🟥 “Need IELTS clear girl. For Canada. Girl should be graduate. All expenses from boy’s side. Only contract marriage.”
🟥 “22 year girl, IELTS clear, UK layi file laggi hoyi hai (File for immigration to UK submitted). Boy required jo kharcha kar dave (A groom required who can spend money).”
🟥 “BA ya nursing kitti hove kudi ne. IELTS clear kitti hove. Spouse visa laake Australia jaana no time pass. Marriage permnt (Girl required who must be a graduate or a nurse. She must have cleared IETLS. Boy wants to go Australia on spouse visa. No time pass but permanent marriage).”
🟥 “Name ****. Study: BA. File for UK. Paper marriage. IELTS bands 6.5. Boy required who can spend money.”
These matrimonial advertisements in newspapers and social media groups such as “IELTS & NRI Rishtey” and “IELTS Punjabi rishtey” point to a broader trend in Punjab — of young men attempting to hitch a ride on the IELTS score of their prospective brides as a ticket to foreign destinations such as Canada. Such marriages are broadly divided into two categories — pakka vyaah (a real marriage) and contract marriage.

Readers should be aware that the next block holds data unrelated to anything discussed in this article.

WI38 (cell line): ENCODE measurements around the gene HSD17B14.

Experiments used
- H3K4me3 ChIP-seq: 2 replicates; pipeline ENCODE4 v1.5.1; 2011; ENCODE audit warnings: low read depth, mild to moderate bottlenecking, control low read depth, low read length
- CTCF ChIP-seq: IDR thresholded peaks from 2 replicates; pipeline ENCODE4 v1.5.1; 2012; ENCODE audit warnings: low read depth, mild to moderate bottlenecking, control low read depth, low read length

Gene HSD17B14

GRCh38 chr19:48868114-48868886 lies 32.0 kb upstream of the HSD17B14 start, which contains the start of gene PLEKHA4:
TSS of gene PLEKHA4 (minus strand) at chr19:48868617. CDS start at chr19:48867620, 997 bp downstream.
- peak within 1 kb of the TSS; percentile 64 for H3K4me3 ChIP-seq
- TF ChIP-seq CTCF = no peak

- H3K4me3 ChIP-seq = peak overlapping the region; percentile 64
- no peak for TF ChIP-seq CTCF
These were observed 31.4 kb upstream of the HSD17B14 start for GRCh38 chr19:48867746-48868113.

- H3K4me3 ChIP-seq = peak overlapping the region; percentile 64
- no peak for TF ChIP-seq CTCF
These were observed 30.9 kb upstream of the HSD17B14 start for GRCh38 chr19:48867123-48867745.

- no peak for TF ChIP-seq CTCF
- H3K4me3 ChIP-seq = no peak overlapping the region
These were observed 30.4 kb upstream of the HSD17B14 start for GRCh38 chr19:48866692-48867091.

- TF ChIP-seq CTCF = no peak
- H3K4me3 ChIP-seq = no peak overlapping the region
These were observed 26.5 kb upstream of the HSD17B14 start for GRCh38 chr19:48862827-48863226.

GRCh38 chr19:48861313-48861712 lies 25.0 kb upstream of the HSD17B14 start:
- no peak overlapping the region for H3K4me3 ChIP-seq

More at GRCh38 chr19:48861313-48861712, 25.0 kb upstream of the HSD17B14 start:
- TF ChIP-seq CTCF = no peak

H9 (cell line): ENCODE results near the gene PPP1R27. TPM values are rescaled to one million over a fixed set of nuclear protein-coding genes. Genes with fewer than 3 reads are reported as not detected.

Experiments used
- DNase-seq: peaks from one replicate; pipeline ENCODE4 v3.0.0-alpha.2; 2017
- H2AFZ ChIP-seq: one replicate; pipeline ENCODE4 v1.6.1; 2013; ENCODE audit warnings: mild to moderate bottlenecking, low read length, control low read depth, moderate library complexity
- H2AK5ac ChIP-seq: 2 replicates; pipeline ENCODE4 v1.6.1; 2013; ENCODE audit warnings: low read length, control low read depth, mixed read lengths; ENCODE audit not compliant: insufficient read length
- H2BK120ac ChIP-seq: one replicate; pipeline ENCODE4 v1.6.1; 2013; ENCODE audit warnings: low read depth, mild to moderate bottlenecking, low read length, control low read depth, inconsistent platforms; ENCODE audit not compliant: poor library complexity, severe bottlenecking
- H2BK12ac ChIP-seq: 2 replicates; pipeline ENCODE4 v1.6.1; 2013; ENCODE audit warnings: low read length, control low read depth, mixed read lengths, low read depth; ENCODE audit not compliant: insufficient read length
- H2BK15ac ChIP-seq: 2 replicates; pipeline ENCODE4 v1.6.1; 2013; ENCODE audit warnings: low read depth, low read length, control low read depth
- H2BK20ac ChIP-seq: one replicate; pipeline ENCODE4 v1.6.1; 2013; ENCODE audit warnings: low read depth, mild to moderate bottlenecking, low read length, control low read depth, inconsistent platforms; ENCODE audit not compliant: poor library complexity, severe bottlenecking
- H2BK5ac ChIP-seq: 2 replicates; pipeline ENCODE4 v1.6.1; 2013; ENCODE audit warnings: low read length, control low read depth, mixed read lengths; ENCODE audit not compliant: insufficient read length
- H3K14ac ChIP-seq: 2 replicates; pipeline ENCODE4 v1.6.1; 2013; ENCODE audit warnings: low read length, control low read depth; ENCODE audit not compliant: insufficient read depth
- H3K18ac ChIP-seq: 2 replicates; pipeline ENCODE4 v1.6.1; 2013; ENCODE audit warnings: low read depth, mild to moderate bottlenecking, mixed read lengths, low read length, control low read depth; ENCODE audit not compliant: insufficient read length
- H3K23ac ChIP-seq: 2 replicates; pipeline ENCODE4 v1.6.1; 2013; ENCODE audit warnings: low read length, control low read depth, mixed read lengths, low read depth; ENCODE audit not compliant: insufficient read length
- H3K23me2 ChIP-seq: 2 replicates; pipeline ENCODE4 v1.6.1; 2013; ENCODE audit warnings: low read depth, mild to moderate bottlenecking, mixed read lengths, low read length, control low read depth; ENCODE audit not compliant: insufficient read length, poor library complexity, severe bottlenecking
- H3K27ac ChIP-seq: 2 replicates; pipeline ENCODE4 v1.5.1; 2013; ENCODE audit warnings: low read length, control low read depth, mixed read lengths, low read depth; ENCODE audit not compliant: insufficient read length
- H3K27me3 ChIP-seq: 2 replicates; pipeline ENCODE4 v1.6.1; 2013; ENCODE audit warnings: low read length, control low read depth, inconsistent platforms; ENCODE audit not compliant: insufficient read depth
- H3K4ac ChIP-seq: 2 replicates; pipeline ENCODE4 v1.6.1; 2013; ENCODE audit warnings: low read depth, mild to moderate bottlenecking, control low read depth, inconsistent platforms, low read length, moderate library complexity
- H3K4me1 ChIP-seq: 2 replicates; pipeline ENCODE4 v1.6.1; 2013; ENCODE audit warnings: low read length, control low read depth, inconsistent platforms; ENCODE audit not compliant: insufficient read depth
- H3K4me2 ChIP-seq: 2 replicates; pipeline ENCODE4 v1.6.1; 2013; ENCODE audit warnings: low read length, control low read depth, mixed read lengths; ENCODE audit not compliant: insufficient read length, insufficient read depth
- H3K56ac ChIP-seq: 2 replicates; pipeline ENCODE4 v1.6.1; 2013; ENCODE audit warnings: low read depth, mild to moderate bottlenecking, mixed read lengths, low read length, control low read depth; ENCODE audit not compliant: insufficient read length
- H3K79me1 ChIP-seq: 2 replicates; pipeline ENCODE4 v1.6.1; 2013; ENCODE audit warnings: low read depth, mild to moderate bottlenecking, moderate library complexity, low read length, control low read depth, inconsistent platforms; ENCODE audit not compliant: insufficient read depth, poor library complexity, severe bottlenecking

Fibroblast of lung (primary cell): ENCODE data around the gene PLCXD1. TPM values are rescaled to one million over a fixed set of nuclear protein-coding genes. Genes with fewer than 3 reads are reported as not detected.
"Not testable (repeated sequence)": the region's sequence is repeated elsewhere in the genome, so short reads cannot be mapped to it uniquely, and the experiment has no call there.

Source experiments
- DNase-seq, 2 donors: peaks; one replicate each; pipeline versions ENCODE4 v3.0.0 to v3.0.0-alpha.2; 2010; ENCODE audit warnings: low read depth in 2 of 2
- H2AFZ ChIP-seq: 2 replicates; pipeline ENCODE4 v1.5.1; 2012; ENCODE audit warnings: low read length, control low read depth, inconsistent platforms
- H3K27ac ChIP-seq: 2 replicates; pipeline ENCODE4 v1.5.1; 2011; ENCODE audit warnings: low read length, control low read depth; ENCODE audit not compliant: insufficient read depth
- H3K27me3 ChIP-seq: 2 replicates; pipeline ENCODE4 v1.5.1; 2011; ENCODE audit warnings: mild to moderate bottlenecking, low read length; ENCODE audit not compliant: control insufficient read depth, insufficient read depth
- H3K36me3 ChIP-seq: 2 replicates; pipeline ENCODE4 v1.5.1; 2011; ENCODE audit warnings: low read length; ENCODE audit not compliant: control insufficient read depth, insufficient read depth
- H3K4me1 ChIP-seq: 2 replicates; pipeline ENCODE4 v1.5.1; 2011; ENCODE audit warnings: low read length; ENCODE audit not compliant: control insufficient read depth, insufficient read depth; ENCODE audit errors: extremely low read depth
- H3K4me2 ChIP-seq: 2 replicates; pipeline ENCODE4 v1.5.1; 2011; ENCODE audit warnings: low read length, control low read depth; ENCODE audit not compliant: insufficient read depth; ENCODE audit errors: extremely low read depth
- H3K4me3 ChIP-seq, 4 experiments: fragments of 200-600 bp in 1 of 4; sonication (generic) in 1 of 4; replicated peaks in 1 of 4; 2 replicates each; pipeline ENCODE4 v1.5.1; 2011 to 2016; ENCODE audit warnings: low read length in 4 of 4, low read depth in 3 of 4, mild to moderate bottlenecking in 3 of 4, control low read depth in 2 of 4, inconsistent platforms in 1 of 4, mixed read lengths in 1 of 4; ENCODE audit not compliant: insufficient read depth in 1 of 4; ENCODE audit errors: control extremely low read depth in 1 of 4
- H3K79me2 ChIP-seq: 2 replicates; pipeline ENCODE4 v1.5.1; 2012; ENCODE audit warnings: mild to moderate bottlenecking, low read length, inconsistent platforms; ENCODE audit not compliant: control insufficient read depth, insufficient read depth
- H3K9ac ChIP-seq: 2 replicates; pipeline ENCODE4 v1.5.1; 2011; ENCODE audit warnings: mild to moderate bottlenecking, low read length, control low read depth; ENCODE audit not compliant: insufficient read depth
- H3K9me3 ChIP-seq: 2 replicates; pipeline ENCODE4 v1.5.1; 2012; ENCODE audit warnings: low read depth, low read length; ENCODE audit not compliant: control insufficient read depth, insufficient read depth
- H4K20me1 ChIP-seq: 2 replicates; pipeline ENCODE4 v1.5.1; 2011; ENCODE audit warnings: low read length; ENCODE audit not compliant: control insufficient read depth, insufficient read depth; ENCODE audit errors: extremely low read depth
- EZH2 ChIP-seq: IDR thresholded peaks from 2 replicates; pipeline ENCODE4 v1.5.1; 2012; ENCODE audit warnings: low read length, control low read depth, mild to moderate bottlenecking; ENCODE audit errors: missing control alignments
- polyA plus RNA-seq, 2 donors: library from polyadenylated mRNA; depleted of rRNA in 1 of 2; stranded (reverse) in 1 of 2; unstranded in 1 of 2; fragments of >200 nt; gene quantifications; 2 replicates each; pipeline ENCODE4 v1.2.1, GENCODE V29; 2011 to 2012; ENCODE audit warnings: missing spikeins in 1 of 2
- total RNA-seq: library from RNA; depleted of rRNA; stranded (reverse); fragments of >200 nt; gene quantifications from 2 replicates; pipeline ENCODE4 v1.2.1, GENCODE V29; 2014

IELTS or International English Language Testing System, an English proficiency test conducted by the Australia-based IDP Education Pty Limited and co-owned by the British Council and Cambridge Assessment, is a prerequisite for those applying to go to countries such as Canada, Australia, New Zealand and the UK, whether for study, work or immigration.
For young men seeking to go abroad, the IELTS route out of Punjab is usually this: find a suitable match, ensure the prospective bride has a good IELTS score (Canada seeks a minimum IELTS band of 6), and agree to fund her travel and education in a foreign country. Marriage follows, after which the girl flies out on a student visa. Once there, the woman gets her husband to join her on a spouse visa, who then gets an open work permit and then, if all goes according to plan, a Permanent Residency (PR). A happily-ever-after Punjab to Canada story.